5.  Depending how well the hallmark is placed onto the silver, it may or may not be readable and could be confused with another hallmark.

6. Sometimes a piece will inadvertently not get marked. We’ve often purchased 6 similar pendants directly from an artist only to get home to see that 5 have hallmarks and one does not.

When did hallmarks first appear?

Native American artists haven’t always used hallmarks.  Early items in the First Phase period usually had no hallmarks because the items were made for personal or family use, not for sale.

In the late 1920s and early 1930s the few hallmarks that appeared were made by chisel marks

In the 1950s, the Navajo Guild, among others, encouraged hallmark use by its members.

During the Native American jewelry boom of the 1970s, hallmarks kicked into full swing and their use continues to this day on the majority of jewelry items.

And yet the bottom line is:

Many authentic Native American made pieces have no hallmarks. The majority of stone necklaces (heishi, nugget etc) do not have hallmarks. The same goes for many silver bead necklaces. However, If silver beads are large enough, sometimes the artist will stamp the last bead up by the clasp with a hallmark.

tso-sig-bead-150w

Hallmark of Virginia Tso on Navajo Pearls

Alternatively, silver and stone necklaces might have a signature plate.

singer-bamboocoral-6

Signature plate on a stone necklace.

Items like twist bracelets, for example, just do not have a flat place to add a hallmark.

half inch heavy classic twist bracelet

Classic Navajo Sterling Silver Twist Bracelet AKA the Horse Whisperer bracelet

But what’s particularly bad is that some pieces with seemingly authentic hallmarks are on pieces that are not NA made.

How can you learn about the hallmark on your piece?

BOOKS – A number of books have been written identifying stamped hallmarks. You can purchase the books or look for them in your library. Here are a few:

Native American and Southwestern Silver Hallmarks

Hougart

Hallmarks of the Southwest (A Schiffer Book for Collectors)

bartonAmerican Indian Jewelry I, II, III by Gregory and Angie Schaaf

AmIndianJewelry-set-500w

Hopi Silver: The History and Hallmarks of Hopi Silversmithing

hopi

WEBSITES – There are also some websites that list hallmarks.  Here is one to get you started, but you can search on the internet to find more.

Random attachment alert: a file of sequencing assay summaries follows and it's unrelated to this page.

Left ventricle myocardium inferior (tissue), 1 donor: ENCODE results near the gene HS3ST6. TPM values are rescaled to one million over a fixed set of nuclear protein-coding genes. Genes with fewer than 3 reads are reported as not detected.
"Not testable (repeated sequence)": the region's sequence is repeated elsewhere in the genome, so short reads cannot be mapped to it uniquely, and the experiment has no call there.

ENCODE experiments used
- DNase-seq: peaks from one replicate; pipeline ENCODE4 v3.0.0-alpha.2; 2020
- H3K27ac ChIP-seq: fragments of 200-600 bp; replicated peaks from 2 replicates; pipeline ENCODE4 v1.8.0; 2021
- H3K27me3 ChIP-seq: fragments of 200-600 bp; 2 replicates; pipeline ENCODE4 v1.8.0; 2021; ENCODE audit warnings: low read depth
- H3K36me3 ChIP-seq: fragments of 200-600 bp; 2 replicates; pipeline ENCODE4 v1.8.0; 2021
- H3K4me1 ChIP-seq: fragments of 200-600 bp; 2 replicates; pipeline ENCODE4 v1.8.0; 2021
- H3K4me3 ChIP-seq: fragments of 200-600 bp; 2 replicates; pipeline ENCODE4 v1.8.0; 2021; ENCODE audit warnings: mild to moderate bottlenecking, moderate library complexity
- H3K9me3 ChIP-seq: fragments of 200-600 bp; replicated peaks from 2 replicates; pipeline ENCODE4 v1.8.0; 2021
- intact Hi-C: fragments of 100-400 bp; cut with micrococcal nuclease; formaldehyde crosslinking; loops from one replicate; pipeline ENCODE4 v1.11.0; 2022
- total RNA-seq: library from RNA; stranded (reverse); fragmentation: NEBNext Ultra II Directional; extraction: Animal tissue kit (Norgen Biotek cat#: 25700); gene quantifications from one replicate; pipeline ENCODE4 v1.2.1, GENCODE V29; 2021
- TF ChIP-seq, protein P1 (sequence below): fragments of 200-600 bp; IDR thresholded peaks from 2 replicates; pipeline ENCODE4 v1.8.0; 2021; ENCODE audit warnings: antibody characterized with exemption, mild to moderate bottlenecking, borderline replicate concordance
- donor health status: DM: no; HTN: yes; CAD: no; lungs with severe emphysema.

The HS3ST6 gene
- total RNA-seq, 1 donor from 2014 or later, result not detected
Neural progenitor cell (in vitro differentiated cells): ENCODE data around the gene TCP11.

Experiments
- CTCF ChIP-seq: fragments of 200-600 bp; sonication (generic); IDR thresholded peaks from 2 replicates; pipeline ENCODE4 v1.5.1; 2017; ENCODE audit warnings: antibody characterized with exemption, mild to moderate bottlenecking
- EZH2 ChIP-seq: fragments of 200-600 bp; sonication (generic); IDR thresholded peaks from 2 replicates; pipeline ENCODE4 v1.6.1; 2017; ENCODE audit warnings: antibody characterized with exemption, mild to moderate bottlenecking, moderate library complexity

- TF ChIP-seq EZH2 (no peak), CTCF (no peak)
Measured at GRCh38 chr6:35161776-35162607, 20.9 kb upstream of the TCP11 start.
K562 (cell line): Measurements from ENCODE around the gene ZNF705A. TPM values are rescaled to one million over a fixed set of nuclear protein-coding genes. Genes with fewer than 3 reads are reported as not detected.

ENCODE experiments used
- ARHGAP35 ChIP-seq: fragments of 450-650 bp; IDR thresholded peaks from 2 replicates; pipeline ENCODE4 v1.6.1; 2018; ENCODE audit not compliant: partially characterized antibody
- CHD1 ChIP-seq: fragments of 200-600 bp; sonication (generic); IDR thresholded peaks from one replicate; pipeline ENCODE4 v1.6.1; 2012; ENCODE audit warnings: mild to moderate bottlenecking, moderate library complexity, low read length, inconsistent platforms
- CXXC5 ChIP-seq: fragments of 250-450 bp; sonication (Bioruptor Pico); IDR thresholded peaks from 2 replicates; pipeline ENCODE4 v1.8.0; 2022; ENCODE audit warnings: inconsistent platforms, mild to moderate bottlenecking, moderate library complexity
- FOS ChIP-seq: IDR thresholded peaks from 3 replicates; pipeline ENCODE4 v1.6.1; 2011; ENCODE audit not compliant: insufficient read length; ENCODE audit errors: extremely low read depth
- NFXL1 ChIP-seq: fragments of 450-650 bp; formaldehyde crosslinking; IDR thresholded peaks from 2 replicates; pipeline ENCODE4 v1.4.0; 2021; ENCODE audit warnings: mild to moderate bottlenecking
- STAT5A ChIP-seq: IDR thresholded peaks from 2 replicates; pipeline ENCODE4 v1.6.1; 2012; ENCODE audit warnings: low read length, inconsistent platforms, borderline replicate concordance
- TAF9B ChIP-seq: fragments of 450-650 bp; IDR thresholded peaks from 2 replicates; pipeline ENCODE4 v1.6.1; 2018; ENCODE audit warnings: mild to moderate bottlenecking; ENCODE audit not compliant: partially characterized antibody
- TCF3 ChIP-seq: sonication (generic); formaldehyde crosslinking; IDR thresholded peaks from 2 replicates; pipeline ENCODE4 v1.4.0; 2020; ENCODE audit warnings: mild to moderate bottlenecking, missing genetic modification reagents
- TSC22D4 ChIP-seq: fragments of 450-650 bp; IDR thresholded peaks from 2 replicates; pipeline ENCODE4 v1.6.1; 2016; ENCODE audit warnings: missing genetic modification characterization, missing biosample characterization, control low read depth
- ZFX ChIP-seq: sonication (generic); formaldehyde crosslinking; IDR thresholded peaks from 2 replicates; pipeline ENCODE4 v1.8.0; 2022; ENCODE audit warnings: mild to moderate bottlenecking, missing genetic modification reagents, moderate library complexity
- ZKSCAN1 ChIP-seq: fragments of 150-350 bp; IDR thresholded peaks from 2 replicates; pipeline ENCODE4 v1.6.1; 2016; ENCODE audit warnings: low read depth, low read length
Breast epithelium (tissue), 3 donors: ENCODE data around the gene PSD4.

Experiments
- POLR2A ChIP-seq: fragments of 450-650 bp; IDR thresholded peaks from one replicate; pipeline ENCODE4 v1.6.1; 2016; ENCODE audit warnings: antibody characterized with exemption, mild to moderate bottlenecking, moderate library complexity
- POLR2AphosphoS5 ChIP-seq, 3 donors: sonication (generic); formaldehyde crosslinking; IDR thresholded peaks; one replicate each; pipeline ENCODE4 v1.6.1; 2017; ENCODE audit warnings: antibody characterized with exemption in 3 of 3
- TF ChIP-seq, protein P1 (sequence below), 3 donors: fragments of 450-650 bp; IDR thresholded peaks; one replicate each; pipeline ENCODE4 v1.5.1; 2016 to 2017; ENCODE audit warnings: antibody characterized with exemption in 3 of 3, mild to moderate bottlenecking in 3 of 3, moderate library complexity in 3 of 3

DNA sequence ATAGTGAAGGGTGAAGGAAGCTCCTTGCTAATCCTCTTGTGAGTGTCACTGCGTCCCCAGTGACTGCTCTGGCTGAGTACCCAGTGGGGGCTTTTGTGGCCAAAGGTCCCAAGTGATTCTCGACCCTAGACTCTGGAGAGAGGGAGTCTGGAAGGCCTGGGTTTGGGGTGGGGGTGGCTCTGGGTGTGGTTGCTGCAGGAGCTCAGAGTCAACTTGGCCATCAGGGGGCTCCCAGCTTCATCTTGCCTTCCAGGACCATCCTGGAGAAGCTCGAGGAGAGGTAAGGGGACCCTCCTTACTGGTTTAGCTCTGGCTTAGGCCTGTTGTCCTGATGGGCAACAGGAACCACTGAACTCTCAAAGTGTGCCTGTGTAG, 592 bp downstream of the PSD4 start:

Indian Native American Jewelry Artists  & South West Shop Hallmarks

hallmark sample

Hallmark samples from a website

You can browse our website and use the search link at the top of most pages to search for your hallmark. If we have or have had an item with that hallmark you will be able to find it on our site.

Once you have exhausted all sources and still can not find the hallmark on your piece, you could submit it as a question through our website. In addition to the resources above, we can sift through our memories and look through our hand compiled lists to see if we can help. But, we receive quite a few questions every week so it will likely be 30-60 days before your question is answered.

Paula

To view our full list of articles or to ask a jewelry question, follow the instructions here

http://www.horsekeeping.com/native-american-jewelry-artifacts.htm

If you are selling your jewelry, read this

http://www.horsekeeping.com/jewelry/pawn-buying.htm

Visit our pawn shop for your research and shopping

http://www.horsekeeping.com/jewelry/pawn/pawnshop-vin.htm

I missed out on this buckle – help me find another Paula

Hello
I recently missed out on purchasing this buckle. I really like the style and was hoping that you may know the maker and could point me in the right direction to find something similar.
buckle has two hallmarks, one is the sun face, other is a hammer or stamper in motion. I looked and looked for the hallmark, could be one of the unknown hallmarks out there. I know there are a few well known Native America silversmiths who use the Sun face hallmark. the buckle measures 2 3/4″ x 2″ wide. In beautiful condition, notice the way the sterling silver has been laid on top to form the designs there are only a few Native Americans who do this type of design. Many Thanks

Jim RL-2486_1L untitledHi Jim,

I’ve learned the hard way a few times. When it comes to Native American made jewelry, if you see something you like, you should buy it because it is likely you might never see the same thing again – this is especially true of vintage items.

Overlay pieces are made of two layers. The bottom sterling silver layer is a solid piece. The top sterling silver layer has a design of a scene, figures or symbols meticulously cut out and then placed over the bottom layer. The two pieces are “sweated” together, that is heated, so that they become one. The bottom layer is the background behind the cutouts and is traditionally darkened (oxidized) for contrast. The result is a 3-D picture with great depth and interest.

The bottom oxidized layer (background to the cutout) might be smooth or accented with hash marks. The Navajo silversmiths usually leave the oxidized background smooth like the Sunface pendant by Charlton Lindsay shown below.

Native American Navajo  Sterling Silver Sunface pendant

Hopi Sterling Silver kokopilli belt buckle

Hopi silversmiths etch the background (texturize it) with hashmarks before oxidizing it, like the kokopelli maze buckle by Joe Josytewa shown at left.

As far as the hallmark on the buckle you missed out on, according to Hopi Silver by Margaret Nickelson Wright, variations of the sunface hallmark are associated with a number of independent Hopi artists as well as a quite a few members of the Hopi Silvercraft Guild. The Guild is an association located at the Second Mesa which began producing silverwork in 1949 and continues to the present. Each smith has his own guild stamp, and although all look similar since they are sunfaces, no two are alike. There are a number of examples in Hopi Silver and none look exactly like the one on the buckle you wrote about.

As far as finding something similar, we have a number of outstanding Hopi buckles on this page.

NBU184-koko-maze-josytewa-1Paula

PS. An observant reader pointed out that the buckle depicted a bird when flipped over. She saw an Thunderbird. I see an eagle from the Hopi Eagle Clan.

buckle flipped